A while back, in the post Long player, I disputed David Weinberger’s contention, in his book Everything Is Miscellaneous, that the vinyl record album was a purely economic contrivance and that we purchased and listened to albums not “for artistic reasons,” as we had assumed, but only “because the economics of the physical world required it: Bundling songs into long-playing albums lowered the production, marketing, and distribution costs because there were fewer records to make, ship, shelve, categorize, alphabetize, and inventory.” The form of the album was actually created, I argued, to expand both the artistic canvas and the supply of recorded music, and, indeed, its arrival unleashed a remarkable flood of creativity in popular music while also vastly expanding the supply of recordings, to everyone’s benefit.
In recently rereading Marshall McLuhan’s classic Understanding Media – insanely brilliant, with an equal emphasis on both words – I came across a brief passage in which McLuhan describes how the LP album spurred a burst of creativity in jazz as well as pop:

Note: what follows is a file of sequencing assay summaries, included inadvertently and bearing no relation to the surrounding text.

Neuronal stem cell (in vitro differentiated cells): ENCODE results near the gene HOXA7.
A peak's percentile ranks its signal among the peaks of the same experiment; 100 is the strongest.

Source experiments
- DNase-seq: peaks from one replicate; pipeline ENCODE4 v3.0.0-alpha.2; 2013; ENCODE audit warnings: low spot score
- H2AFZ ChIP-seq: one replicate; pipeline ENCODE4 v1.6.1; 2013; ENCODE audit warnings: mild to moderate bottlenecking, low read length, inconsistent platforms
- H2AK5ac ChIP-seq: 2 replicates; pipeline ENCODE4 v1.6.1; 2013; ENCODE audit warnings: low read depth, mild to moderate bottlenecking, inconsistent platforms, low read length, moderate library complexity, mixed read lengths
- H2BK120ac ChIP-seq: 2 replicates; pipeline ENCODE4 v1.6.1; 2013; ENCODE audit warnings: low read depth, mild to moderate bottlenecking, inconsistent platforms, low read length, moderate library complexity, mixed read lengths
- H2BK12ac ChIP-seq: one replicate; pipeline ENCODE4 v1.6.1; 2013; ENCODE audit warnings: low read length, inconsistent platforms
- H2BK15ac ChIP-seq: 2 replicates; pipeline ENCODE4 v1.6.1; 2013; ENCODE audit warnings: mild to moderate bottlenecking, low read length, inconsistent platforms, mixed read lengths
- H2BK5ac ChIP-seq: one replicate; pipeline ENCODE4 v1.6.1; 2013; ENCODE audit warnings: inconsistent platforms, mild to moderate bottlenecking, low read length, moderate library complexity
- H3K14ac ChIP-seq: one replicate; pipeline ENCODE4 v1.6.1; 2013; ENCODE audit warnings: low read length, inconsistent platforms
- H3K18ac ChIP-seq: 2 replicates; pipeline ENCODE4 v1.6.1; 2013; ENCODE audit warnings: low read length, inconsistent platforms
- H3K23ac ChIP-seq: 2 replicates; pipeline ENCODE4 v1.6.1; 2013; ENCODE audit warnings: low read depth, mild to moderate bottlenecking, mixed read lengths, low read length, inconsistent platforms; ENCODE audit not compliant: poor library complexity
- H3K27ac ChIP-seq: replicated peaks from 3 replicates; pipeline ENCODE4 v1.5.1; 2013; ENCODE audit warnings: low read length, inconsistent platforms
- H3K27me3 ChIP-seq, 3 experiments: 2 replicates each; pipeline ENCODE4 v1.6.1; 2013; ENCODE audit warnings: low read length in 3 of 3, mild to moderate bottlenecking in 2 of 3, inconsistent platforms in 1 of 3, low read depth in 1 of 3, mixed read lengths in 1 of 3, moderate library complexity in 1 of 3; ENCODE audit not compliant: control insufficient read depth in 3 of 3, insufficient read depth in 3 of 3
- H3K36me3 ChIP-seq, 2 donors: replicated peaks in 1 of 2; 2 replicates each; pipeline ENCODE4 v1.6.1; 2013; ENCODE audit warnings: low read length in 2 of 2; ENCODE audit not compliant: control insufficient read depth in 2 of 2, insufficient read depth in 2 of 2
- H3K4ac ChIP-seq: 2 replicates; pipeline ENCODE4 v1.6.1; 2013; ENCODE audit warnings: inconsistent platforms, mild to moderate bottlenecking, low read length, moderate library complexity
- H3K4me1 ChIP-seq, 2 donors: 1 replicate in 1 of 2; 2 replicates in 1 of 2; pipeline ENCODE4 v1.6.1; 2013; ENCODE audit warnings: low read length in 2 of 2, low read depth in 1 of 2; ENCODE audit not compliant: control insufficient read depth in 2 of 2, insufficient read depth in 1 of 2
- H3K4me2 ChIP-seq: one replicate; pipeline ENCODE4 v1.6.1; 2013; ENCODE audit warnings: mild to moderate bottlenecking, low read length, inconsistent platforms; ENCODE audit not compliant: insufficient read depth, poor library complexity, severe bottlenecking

… the l.p. record suddenly made the phonograph a means of access to all the music and speech of the world … With regard to jazz, l.p. brought many changes, such as the cult of “real cool drool,” because the greatly increased length of a single side of a disk meant that the jazz band could really have a long and casual chat among its instruments. The repertory of the 1920s was revived and given new depth and complexity by this new means.
McLuhan’s book was published in 1964, a couple of years before rock musicians would realize that the LP form allowed them a way to extend their creativity beyond the individual track. Well before what we now recognize as the golden age of the album, the LP was viewed as a liberating technology, for musician and listener alike, not as a means of constraining choice and oppressing music fans.